Wild-card weekend point spread moves 

January, 8, 2010
01/08/10
11:03
AM ET

The NFL playoffs are not to be trifled with. This is when handicapping is supposed to be its most difficult. Point spreads, so often soft and questionable during the season, get tighter than the space between Jayson Williams and his attorney.

It's a consequence of the information marketplace. Because of the virtual world, it is virtually impossible to be interested in a team and not know every detail about its performance. You can find out total yards allowed per game, and if those yards come on rushing plays, passing plays, first downs, third-and-10 or longer, in-routes, post routes, draws or because the linebacker secretly lusts after the safety's wife and takes a dive on plays up the middle.

Bookmakers have all this at their disposal, too, plus they are as immersed in the psychology of NFL teams as coaches themselves. And there is one more factor: They know you.

Point spreads are a brilliant psychological barometer, giving a numerical take on the public's perception of a team. And at this point in the season, bookmakers find comfort in knowing exactly how you, Joe Square, view every single team. They know you watched the Cowboys destroy the Eagles on national television. They know you will always bet the Pats and the Packers -- two of the most wagered-upon teams in football. They know you'll fade the Jets on the road. They have a season's worth of trend data backing up all these presumptions that they, literally, bank on. "It's a comfortable feeling that we know what the public is going to bet," says Hilton bookmaker Jay Kornegay. "We can foresee what kind of money we are going to see this weekend."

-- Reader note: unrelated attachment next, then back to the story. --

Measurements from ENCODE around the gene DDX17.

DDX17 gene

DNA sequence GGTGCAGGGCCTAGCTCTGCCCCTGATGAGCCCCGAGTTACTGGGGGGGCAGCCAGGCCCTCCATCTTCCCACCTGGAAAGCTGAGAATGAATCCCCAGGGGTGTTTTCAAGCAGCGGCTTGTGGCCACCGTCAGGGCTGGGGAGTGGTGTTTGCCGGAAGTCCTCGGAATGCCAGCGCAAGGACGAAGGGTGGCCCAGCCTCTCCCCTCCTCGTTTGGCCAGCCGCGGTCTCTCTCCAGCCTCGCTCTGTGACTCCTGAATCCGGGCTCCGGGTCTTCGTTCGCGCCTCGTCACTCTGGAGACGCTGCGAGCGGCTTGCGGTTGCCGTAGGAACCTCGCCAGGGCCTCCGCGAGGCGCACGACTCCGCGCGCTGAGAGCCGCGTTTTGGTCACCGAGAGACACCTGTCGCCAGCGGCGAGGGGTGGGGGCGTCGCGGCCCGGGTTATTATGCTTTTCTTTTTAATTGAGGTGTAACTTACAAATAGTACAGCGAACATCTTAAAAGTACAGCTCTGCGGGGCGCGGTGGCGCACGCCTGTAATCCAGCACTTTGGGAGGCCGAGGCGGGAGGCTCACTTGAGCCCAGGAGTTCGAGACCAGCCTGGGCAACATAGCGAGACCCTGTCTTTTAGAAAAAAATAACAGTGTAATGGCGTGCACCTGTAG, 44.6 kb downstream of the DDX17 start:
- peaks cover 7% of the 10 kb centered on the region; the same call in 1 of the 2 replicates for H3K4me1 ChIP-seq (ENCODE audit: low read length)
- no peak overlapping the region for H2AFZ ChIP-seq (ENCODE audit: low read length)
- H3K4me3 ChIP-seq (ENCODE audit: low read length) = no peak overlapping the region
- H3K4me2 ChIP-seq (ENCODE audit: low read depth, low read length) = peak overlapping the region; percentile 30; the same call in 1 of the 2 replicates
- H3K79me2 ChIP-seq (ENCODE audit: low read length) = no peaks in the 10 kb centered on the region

Hear that, people? Bookmakers can see into the future. They know what you are going to do before you do. No wonder their lines are always so close to the final score -- they're like Nostradamus.

In fact, the lines are so good in the postseason, wise guys have a hard time finding any value in them at all. Earlier this week I was talking to Fezzik -- the two-time defending champ of the Hilton's handicapping Super Contest, which means he is the best football picker in all the land right now. He said, at that moment, the only game that really piqued his interest was the Eagles plus-4 against the Cowboys. Truth is, sharps don't necessarily bet every playoff game. And they'll pass completely if they don't like what they see. That's what makes them wise guys with a bankroll instead of degenerates looking for winning tickets on the floor of the Riviera.

Given his degree in pop psychology, I asked Kornegay to break down the games this weekend, from a betting perspective. Here's his take:

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